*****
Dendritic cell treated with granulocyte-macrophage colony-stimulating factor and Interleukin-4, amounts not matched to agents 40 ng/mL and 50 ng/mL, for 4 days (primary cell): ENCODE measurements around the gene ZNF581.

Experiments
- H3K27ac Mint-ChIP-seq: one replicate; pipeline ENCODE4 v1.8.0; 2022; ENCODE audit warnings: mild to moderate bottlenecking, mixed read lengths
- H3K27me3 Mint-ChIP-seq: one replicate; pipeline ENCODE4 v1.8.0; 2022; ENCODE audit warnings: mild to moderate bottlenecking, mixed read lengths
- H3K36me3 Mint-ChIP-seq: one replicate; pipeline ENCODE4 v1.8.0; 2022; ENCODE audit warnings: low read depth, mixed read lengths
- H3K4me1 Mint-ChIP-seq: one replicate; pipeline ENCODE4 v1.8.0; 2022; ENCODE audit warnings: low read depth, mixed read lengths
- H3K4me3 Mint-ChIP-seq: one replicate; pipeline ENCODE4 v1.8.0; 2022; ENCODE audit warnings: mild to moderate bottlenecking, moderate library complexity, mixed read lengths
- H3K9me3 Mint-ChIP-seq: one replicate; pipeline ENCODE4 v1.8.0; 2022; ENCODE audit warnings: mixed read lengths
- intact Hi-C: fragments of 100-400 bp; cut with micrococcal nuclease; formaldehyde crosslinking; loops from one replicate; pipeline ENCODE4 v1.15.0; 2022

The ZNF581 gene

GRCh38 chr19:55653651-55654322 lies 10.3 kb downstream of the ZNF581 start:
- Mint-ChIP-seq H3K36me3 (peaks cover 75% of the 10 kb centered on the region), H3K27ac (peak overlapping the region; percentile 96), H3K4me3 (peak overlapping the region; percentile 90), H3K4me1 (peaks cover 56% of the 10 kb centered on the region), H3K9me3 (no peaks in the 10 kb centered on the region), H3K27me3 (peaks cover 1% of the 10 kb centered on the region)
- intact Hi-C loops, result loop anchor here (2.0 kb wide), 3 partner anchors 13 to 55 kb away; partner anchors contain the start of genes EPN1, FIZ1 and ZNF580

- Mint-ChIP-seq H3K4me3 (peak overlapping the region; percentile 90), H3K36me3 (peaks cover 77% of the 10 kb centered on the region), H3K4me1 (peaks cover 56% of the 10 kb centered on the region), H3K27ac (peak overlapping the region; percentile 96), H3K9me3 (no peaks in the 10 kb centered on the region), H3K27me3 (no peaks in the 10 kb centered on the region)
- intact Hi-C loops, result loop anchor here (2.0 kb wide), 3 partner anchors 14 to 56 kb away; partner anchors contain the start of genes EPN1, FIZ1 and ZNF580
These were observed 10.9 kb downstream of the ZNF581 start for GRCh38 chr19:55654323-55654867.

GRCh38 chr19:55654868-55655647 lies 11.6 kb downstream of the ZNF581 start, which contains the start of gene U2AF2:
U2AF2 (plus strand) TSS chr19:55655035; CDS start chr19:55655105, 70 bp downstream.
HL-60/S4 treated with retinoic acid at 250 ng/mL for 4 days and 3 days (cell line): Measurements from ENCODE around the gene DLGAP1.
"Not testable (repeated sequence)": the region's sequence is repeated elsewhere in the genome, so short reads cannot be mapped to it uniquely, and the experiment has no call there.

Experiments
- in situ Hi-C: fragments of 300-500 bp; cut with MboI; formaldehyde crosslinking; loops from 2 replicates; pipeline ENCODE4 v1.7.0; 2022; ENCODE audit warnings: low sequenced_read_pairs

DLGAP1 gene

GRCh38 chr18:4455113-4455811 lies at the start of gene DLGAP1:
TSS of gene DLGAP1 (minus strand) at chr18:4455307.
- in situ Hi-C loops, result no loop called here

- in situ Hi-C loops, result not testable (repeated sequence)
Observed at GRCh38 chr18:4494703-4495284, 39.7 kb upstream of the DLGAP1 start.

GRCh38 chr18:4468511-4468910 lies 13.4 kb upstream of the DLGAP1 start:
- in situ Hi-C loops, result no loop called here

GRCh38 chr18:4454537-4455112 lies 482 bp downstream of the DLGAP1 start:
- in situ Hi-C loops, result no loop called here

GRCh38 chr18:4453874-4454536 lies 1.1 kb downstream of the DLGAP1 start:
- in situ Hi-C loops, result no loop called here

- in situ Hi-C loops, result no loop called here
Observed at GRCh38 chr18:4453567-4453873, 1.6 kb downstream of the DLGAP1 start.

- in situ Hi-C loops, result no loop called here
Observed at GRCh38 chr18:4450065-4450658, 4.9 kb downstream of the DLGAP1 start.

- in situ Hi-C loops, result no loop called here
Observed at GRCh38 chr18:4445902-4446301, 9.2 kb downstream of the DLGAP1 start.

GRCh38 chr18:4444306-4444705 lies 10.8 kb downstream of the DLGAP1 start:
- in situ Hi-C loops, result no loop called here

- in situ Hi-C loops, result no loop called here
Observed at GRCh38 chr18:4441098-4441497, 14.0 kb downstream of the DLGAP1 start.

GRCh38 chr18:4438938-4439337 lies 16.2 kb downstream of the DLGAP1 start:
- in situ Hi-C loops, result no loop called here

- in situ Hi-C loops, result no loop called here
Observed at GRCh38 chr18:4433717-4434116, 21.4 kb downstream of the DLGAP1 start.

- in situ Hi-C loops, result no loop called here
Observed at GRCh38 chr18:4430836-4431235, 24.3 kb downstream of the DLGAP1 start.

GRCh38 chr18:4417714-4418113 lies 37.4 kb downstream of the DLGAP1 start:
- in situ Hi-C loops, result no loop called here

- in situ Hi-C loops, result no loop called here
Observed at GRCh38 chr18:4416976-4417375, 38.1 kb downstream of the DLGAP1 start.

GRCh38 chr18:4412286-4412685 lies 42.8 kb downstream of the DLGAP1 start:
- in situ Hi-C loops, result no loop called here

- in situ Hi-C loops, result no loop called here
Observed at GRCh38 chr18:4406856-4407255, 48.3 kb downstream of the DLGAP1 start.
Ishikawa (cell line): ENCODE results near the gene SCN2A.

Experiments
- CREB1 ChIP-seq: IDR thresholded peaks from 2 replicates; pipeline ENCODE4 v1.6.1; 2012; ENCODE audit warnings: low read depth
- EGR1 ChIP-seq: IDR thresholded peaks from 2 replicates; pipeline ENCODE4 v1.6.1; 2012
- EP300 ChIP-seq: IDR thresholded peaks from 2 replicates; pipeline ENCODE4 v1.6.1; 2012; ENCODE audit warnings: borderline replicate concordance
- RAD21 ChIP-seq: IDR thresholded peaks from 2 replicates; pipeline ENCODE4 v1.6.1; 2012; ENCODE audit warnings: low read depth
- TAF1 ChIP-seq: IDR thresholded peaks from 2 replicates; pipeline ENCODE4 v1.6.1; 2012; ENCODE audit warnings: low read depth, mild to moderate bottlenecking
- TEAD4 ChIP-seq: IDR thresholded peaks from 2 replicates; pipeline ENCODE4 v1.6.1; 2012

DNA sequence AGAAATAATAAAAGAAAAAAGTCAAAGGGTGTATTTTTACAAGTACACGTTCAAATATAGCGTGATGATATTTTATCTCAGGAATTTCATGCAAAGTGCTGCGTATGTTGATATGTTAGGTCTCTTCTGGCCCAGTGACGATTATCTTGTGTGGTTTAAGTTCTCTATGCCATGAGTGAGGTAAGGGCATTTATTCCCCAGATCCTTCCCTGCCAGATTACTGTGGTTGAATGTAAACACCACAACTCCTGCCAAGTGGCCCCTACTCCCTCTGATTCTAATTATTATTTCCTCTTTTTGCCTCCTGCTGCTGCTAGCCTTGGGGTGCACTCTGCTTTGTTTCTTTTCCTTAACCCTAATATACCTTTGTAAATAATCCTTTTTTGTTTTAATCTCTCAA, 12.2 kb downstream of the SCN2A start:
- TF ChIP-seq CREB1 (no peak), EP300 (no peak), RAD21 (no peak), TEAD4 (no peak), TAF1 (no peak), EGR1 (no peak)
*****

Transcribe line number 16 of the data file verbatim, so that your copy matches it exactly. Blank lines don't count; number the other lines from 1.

These were observed 10.9 kb downstream of the ZNF581 start for GRCh38 chr19:55654323-55654867.